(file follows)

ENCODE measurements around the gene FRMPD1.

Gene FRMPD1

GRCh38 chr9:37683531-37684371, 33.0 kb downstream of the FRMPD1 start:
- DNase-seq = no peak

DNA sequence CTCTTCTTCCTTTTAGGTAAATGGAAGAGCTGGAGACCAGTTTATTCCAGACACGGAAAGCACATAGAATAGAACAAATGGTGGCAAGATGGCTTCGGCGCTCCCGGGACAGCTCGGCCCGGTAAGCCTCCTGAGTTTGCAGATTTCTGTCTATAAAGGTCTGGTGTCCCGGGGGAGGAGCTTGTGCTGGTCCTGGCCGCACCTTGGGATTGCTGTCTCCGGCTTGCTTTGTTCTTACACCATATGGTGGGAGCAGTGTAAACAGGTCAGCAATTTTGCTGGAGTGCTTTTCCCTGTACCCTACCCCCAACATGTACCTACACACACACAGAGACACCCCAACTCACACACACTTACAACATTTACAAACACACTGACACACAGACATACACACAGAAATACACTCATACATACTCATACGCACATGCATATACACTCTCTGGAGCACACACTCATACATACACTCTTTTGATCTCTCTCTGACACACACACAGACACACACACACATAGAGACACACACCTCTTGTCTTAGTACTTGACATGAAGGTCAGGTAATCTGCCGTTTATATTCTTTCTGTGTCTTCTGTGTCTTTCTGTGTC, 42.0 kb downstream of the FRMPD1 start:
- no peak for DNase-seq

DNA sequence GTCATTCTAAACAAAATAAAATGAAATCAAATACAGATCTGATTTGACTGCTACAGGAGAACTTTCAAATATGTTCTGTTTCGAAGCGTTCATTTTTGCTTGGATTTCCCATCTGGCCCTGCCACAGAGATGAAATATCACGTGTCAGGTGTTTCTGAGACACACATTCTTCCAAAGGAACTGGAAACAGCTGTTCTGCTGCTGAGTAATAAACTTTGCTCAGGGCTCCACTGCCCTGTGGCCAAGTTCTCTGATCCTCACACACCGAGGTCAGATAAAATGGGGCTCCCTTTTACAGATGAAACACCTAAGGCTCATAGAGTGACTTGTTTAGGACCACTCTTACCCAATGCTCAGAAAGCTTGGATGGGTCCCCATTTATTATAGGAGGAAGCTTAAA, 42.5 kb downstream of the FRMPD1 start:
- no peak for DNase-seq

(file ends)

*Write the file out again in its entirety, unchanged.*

ENCODE measurements around the gene FRMPD1.

Gene FRMPD1

GRCh38 chr9:37683531-37684371, 33.0 kb downstream of the FRMPD1 start:
- DNase-seq = no peak

DNA sequence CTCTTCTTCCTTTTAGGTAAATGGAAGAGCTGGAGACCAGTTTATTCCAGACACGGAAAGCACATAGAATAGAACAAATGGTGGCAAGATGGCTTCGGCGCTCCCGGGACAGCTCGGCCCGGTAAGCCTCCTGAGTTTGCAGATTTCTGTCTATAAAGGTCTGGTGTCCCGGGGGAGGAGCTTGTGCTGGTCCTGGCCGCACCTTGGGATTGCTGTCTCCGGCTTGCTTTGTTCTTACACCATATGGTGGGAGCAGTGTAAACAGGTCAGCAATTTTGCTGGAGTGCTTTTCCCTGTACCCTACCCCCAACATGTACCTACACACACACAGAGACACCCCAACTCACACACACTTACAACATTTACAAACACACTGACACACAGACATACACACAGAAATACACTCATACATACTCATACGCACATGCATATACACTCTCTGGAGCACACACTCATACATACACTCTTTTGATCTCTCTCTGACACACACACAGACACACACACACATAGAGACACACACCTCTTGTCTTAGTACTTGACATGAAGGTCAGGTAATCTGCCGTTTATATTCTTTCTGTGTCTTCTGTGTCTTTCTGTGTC, 42.0 kb downstream of the FRMPD1 start:
- no peak for DNase-seq

DNA sequence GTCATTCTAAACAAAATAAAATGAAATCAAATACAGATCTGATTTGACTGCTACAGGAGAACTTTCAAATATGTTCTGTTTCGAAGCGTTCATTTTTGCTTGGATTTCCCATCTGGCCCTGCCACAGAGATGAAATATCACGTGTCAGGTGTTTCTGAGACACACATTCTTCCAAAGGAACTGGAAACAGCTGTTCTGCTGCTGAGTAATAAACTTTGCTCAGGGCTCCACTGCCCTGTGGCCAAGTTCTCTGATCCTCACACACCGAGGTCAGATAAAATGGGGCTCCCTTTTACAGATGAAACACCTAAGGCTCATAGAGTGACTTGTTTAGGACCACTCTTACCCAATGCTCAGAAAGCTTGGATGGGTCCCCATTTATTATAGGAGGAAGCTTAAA, 42.5 kb downstream of the FRMPD1 start:
- no peak for DNase-seq